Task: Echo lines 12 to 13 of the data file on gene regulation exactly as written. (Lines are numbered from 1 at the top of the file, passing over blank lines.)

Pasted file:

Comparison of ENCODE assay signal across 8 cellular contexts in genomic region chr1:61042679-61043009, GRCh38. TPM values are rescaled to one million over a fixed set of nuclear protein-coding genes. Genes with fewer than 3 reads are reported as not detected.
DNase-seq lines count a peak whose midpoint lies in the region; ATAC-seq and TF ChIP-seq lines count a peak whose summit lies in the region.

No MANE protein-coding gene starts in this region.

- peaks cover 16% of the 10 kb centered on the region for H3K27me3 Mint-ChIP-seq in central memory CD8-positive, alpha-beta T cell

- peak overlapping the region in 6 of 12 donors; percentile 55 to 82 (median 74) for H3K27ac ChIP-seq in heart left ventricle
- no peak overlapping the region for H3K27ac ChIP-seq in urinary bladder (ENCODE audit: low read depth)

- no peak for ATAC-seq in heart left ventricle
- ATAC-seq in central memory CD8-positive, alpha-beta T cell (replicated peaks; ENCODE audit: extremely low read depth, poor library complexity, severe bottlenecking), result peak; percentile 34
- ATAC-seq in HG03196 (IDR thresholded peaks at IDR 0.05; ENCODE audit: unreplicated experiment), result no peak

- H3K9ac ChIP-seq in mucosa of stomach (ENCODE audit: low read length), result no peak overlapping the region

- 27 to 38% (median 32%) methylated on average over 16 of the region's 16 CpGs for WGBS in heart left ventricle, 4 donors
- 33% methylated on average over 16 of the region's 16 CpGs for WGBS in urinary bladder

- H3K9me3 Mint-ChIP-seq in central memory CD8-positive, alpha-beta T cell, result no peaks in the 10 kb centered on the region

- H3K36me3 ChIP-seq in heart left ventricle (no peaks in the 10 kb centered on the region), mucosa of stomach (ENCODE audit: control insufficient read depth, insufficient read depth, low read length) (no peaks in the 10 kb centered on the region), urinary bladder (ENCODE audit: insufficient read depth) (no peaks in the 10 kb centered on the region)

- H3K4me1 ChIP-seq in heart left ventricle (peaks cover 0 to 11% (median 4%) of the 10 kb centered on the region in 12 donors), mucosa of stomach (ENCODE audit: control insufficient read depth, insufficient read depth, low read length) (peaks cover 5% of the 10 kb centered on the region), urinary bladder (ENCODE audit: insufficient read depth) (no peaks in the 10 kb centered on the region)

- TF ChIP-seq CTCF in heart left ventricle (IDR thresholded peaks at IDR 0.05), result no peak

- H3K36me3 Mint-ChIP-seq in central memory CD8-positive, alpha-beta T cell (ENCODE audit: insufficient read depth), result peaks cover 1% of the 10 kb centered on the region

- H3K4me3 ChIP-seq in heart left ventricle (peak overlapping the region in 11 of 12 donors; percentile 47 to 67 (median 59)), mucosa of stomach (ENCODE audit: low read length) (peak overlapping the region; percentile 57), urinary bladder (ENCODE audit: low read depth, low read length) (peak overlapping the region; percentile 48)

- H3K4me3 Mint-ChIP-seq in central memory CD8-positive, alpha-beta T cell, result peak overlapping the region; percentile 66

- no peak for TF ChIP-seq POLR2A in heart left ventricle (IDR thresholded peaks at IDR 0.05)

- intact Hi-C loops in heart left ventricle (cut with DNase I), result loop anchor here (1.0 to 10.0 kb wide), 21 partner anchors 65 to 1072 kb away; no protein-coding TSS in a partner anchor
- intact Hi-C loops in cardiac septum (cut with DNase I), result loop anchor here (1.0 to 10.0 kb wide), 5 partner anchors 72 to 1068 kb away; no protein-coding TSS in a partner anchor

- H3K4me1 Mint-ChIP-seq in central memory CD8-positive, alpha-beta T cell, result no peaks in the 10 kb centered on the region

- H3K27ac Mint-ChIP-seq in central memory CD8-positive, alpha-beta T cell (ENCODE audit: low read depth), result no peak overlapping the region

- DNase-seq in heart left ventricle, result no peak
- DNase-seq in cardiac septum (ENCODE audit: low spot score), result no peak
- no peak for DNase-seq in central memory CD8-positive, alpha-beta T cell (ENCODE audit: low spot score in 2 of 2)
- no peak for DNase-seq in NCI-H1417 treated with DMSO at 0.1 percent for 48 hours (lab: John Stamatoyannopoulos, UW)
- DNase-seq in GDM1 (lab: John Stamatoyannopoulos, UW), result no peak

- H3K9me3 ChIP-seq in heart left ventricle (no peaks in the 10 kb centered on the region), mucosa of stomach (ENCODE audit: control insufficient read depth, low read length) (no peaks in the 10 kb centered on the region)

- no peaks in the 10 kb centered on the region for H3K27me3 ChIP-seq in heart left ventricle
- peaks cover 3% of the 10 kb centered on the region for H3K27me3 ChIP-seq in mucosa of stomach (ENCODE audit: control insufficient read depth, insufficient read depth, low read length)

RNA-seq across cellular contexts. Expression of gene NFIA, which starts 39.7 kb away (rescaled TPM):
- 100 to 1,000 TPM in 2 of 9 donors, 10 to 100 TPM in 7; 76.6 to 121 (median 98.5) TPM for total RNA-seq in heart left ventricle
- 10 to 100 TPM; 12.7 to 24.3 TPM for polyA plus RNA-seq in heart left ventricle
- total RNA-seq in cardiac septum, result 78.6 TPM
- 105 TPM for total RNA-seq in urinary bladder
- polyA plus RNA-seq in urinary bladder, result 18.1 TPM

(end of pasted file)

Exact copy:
- 33% methylated on average over 16 of the region's 16 CpGs for WGBS in urinary bladder

- H3K9me3 Mint-ChIP-seq in central memory CD8-positive, alpha-beta T cell, result no peaks in the 10 kb centered on the region